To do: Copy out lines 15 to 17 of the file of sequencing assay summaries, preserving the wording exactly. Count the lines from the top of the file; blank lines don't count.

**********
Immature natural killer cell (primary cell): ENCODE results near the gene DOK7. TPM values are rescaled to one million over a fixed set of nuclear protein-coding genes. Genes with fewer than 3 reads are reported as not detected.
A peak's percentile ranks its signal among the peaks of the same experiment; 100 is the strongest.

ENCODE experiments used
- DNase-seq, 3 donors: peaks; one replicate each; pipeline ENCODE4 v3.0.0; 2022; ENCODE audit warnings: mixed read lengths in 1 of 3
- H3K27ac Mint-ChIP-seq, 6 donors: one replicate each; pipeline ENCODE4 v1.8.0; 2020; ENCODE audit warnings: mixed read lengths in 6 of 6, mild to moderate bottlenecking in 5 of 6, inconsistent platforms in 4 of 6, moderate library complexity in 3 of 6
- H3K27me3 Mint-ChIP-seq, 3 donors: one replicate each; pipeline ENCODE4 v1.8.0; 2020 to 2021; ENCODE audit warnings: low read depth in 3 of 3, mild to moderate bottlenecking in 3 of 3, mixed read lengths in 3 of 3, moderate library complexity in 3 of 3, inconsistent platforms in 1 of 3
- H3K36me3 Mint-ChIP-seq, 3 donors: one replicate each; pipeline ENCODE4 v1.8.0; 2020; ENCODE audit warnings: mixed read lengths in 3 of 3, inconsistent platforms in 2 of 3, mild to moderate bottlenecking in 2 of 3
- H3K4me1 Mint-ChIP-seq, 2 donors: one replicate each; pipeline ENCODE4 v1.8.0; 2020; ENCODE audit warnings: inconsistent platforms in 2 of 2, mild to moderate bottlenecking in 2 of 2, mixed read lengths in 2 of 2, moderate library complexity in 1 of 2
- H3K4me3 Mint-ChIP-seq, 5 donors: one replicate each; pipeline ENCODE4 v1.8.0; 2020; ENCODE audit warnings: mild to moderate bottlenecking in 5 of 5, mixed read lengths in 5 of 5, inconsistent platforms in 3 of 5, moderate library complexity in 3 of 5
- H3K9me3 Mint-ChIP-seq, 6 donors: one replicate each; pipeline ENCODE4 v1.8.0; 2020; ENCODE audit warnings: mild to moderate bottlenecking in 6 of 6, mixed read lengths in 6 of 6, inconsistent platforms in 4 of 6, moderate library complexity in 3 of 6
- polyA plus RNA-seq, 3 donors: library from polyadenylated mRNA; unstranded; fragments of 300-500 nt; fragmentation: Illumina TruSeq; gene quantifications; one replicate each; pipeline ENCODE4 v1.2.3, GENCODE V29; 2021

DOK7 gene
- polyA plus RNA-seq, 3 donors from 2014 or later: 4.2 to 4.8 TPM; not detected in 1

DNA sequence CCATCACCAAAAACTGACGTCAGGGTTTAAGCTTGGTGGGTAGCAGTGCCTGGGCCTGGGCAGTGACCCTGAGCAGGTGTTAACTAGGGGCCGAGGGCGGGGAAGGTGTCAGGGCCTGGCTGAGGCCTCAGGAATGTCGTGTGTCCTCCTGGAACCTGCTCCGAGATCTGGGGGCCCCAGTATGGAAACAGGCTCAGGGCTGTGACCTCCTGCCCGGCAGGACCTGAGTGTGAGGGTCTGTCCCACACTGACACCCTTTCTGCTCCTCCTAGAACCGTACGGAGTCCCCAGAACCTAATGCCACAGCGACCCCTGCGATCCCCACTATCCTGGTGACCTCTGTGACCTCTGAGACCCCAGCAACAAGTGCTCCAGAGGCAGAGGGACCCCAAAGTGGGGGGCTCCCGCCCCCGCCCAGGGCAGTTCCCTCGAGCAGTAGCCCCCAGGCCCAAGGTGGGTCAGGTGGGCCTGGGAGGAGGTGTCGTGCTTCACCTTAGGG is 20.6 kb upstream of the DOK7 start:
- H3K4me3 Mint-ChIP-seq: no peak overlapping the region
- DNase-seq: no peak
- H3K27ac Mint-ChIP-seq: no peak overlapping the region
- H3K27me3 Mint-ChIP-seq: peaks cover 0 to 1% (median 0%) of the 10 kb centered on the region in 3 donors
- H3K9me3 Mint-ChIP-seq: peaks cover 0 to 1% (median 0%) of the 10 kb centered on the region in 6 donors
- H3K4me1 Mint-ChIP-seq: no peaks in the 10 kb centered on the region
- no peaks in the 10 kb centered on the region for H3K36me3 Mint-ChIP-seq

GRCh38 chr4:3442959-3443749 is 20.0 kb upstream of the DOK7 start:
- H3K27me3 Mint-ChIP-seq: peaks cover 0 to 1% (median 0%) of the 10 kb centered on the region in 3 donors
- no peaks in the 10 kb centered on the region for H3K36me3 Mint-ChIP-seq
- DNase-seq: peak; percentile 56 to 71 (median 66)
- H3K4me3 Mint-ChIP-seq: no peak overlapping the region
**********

- H3K4me3 Mint-ChIP-seq: no peak overlapping the region
- DNase-seq: no peak
- H3K27ac Mint-ChIP-seq: no peak overlapping the region